Sunday, March 18, 2012

Teaching Math - Pt. 4

Having a math degree is pretty worthless for teaching math - in fact, most college degrees are pretty insignificant if you want to teach math. I have two degrees, neither of them in math, both of them in the humanities, and they may be more valuable than a degree in education or a degree in math. Having taught for several years now, I believe that the most important skill is not mastery of any content area, but rather, a teacher's most valuable asset is classroom management.

Classroom management is the both the most important skill and the most difficult skill. Not having it means that even if you have a PhD in mathematics and even if you can somehow teach the content to a college level, you will still be less of a teacher than some guy who barely has mastery of high school algebra, but knows how to keep students quiet and in their seats. To put not to fine of a point on it, classroom management is what it means be a teacher. Nothing else is important - curriculum, assessment, instructional strategies - these are professional skubalon until you learn classroom management.

I write this as someone scarred by my own misfortunes. My first year of teaching was very rough. I had students fighting in my classroom, kids dancing around, and other such nonsense. Multiple days I would go hoarse from screaming, and some days I was honestly holding back tears of frustration. I was sick constantly, both from the intensity of workload and from the stress and fatigue that came from actually trying to teach. Ours is no easy job, not least because of the fact that we are not handed self-motivated, highly mature learners - rather we receive a population of people quite disinterested in the knowledge we would like to share, and our job, part of what makes us uniquely skilled, is that we work to transform what is given to us into what we would like given to us. Being a teacher is not about conveying knowledge of content from one mind to others. Teaching is turning non-learners into learners.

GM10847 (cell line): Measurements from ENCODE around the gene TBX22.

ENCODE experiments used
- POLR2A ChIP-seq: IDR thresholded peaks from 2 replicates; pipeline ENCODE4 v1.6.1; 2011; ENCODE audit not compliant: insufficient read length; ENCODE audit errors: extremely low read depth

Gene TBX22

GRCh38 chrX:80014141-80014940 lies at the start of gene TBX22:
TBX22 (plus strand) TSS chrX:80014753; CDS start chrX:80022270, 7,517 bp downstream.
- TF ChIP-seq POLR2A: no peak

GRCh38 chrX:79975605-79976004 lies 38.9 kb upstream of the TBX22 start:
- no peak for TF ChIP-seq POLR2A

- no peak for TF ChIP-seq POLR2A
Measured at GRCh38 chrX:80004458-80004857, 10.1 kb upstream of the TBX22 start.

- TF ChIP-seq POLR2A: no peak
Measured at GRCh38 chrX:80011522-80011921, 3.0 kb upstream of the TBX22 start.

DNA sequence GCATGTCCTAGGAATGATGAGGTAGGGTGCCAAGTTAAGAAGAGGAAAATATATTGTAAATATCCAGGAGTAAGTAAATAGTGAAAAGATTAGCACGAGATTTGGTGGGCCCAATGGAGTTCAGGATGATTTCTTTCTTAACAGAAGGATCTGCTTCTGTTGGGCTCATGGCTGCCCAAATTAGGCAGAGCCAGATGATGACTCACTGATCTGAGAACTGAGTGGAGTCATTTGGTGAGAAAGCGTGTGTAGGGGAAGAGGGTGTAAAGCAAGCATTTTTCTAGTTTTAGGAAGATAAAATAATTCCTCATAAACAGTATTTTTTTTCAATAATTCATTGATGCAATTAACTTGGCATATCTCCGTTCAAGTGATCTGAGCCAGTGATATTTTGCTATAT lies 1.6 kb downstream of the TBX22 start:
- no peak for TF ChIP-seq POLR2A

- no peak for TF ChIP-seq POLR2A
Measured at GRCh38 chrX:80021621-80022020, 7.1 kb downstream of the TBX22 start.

The vessel through which this transformation takes place is the classroom. The captain of that vessel is me, and to ensure that I successfully navigate my students through the year, I set some rules. In the education field we refer to these rules as our "rituals and routines." When I was first told about this idea of creating highly structured sets of expectations for my children, I resented it because my natural mode of engagement with people is not highly structured. I suffered for my foolishness. It is oft stated, but too seldom actually believed and practiced that "children want structure." This has proved to be absolutely true. With each year, I set higher and higher amounts of preset rules and expectations for my students and in doing so they have come to like me more and more each year. The stricter I got the more they enjoyed my class. This, of course, flies in the face of modern notions of "freedom," but it is a fact that cannot be ignored.

Another thing that I've learned about classroom management is that not only are rules to be set and regularly communicated, but that they are to be held to with near blind commitment to the coldest of justice. What I mean is that when you tell a student that you expect them to do something, and they do not meet your expectation, then you must either do one of two things: 1) Correct the student, or 2) No longer expect them to follow your expectation. The key here is consistency. If you do not consistently hold students accountable to your expectations, then you cannot justly expect them to live up to your expectations.

Setting multiple clear expectations and then holding students accountable to those expectations is not something I am naturally good at. This is important. Most people are not natural teachers. 90% of the job is acting, performing, putting on a show. If I care about my students and doing my job well, then I cannot be who I naturally am. I have to change who I am and put on a persona that will help them succeed. Often times, peers will see me in "teacher mode" and they will get a mild chuckle watching me interact with the kids because they know how different that is from my normal personality. In most social contexts, I am the classic quiet, passive, reserved introvert. But starting from 9:15 AM until 4:05 PM, I am somebody else. I become an alpha. It's my job to be this other person and I get better at it every year, with improved results year to year.